Archive for April, 2004
Lisa Ling dives more than 1,600 feet deep into the Atlantic ocean onboard a high-tech submersible to explore the wreck of the S.S. Republic, a Civil War-era steamship that sank off the coast of Georgia 138 years ago. The vessel sank carrying a fortune of gold and silver coins now valued at more than $100 million.
From tub to toilet to toothpaste, here’s everything you ever wanted to know about the most used and least discussed room in the house. From the first home bathrooms in ancient India, Roman latrines, and bizarre Victorian-era bath contraptions, to modern luxurious master bathroom suites, we trace the history of bathing, showering, and oral hygiene. And we reveal the messy truth about what was used before toilet paper–brainchild of the Scott Brothers of Philadelphia–and why astronauts wear diapers.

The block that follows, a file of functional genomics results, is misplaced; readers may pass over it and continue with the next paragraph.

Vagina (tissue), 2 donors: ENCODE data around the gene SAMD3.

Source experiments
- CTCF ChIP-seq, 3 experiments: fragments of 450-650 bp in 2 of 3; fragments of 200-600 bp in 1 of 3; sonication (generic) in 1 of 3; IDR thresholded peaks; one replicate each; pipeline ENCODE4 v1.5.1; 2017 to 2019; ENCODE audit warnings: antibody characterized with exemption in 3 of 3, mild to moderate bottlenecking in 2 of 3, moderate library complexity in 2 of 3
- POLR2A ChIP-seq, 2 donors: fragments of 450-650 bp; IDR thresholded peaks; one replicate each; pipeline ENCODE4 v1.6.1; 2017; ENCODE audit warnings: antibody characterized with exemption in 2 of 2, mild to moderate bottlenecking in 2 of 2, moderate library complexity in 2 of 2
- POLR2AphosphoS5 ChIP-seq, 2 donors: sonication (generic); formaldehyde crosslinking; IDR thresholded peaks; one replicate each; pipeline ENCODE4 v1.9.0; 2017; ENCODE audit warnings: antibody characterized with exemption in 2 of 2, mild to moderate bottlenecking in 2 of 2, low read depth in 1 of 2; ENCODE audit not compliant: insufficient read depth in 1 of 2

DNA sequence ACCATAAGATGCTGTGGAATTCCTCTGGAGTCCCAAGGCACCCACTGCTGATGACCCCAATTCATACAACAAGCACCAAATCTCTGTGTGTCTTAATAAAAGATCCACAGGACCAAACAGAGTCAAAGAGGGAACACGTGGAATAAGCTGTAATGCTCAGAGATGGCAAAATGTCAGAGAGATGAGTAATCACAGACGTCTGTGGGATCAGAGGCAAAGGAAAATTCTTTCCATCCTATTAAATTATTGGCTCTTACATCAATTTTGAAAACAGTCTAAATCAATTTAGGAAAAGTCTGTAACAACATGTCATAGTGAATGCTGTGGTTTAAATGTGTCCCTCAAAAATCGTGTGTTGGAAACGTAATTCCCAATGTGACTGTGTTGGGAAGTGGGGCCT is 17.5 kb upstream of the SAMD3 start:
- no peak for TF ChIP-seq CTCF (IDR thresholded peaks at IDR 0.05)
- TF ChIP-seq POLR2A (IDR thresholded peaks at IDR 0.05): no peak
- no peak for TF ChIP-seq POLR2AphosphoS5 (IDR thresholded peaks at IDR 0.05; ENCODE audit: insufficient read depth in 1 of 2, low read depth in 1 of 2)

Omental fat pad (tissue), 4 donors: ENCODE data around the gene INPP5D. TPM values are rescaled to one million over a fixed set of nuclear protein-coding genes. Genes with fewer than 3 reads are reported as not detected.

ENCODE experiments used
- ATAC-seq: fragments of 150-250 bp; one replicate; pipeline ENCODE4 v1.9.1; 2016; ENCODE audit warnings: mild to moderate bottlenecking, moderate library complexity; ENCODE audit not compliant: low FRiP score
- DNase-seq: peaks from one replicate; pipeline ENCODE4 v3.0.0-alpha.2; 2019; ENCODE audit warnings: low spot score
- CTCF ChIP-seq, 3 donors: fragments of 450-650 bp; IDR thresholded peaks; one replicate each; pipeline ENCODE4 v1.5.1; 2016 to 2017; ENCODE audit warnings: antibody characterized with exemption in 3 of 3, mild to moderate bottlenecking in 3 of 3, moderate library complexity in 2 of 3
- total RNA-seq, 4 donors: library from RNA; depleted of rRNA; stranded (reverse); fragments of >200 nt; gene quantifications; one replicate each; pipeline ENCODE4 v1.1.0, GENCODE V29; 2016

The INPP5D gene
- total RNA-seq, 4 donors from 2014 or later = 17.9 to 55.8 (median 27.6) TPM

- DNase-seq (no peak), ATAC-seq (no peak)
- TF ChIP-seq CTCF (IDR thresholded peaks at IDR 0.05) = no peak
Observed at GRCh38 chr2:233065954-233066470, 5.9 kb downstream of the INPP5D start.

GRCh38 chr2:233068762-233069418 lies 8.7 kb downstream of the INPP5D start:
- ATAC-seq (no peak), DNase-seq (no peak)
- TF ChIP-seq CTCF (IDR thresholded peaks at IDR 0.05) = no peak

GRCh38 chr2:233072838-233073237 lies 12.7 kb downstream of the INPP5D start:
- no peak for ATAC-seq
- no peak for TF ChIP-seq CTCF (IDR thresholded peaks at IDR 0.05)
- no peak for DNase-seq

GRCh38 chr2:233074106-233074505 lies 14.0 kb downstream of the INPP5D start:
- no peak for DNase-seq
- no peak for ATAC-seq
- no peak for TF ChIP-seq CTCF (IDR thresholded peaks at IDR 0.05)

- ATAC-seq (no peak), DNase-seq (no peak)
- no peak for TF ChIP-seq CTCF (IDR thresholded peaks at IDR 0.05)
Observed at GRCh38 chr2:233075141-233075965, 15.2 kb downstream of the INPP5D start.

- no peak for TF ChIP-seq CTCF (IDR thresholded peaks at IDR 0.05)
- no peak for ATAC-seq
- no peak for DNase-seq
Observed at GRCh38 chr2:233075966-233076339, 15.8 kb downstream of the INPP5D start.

Arguably the most influential book ever written, the Bible provides a glimpse into the origins of ancient technology and its use to withstand the elements, build great structures, wage war, and conserve precious water. We examine the technological plausibility of biblical structures and machines–including the Tower of Babylon, the Temple of Jerusalem, ancient bronze and iron forging, and shipbuilding skills that might have been employed to build Noah’s Ark.
Towering skyscrapers buzzing with life, intricate tunnels connecting entire communities, mighty dams that tame the wildest rivers–this is construction animal style! Take a walk on the wild side as we investigate common creatures seemingly designed to alter their habitat and remake the world. Our ability to learn and capacity for abstract thought may separate us from beavers, honeybees, birds, termites, and spiders, but these engineers of nature remind us that we’re merely the latest in a long line.